by EuclideanSilence (#48346873) Attached to: Washington Dancers Sue To Prevent Identity Disclosure

He could have just joined the government. People always assume that government workers are angels and that the rest of the citizens are not to be trusted.

Really, if it is too dangerous for the general population to know, then it is too dangerous for a government worker to know. If it scares you that a random journalist got a list of every single firearms license holder, then it should scare you just as much that random government workers have access to that same information.

Sometimes it is said that man cannot be trusted with the government of himself. Can he, then be trusted with the government of others? Or have we found angels in the form of kings to govern him? Let history answer this question.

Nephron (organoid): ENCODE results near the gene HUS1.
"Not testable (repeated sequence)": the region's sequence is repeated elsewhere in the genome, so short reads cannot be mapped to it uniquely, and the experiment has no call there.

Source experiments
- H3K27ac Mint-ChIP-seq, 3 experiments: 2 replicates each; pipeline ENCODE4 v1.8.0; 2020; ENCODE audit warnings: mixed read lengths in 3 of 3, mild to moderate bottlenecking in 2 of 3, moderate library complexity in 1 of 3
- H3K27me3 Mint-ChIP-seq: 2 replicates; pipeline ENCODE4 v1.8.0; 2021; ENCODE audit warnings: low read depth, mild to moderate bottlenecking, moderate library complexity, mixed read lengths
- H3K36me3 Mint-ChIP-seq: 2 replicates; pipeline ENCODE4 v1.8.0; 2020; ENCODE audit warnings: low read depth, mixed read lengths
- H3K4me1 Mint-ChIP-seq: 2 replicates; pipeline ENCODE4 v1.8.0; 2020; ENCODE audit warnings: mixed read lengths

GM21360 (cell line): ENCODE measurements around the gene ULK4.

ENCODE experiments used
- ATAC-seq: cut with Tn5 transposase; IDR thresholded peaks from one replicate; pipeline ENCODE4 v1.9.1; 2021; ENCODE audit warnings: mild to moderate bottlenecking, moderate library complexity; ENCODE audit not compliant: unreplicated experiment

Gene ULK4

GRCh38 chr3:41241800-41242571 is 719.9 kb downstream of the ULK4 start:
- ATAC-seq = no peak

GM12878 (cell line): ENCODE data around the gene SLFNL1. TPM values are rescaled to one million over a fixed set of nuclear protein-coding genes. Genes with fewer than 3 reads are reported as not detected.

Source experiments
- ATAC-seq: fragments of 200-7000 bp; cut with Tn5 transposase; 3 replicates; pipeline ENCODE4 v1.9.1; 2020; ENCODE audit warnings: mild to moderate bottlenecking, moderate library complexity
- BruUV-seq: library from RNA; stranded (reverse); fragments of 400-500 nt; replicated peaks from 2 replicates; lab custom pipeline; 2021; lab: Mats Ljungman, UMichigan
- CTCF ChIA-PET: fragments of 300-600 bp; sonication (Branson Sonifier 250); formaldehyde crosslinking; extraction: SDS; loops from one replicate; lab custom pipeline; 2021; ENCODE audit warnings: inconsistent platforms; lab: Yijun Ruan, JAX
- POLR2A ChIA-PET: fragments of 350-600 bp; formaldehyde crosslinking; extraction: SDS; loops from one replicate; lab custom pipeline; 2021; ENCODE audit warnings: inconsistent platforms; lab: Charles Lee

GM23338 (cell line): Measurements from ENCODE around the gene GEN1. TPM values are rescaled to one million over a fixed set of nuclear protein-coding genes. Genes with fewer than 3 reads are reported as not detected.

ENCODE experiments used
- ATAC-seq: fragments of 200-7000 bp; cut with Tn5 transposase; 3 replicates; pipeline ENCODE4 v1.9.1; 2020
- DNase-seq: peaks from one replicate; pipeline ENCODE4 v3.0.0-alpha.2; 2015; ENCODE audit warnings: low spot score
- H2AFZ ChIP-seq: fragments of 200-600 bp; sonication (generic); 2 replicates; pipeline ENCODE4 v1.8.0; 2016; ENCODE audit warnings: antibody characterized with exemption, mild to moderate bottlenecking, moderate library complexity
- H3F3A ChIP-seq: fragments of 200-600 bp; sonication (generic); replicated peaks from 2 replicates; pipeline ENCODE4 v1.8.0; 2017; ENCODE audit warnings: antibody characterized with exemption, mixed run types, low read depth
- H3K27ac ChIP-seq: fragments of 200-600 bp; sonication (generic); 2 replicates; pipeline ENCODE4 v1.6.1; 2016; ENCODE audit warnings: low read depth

--Thomas Jefferson

In principle, unless everyone is safe to know it, then then government cannot be allowed to know either. Do you really trust that bonehead bully that became a cop? Do you really trust your senators with inside legislative information (think insider trading) who won't publicize their private policy meetings? Everyone or no one.

Comment: Re:Lies, damned lies, statistics (Score 1) 551

by EuclideanSilence (#48325237) Attached to: In this year's US mid-term elections ...

You mean the libertarian bias against the "War on Drugs"?

You mean the libertarian bias against constantly invading other countries, usually multiple at the same time?

You mean the libertarian bias against the Patriot Act?

You mean the libertarian bias against trusting the NSA?

You mean the libertarian bias for allowing congress to audit the Federal Reserve?

You mean the libertarian bias against sexual orientation laws?

You mean the libertarian bias against bailouts, and other programs giving citizens legal privilege over others?

You mean the libertarian bias against government programs designed to raise consumer prices?

You mean the libertarian bias for strictly enforcing constitutional rights and constitutional restrictions on powers?

Damn. Those libertarians. So biased.

Comment: Re:Missing Option (Score 1) 551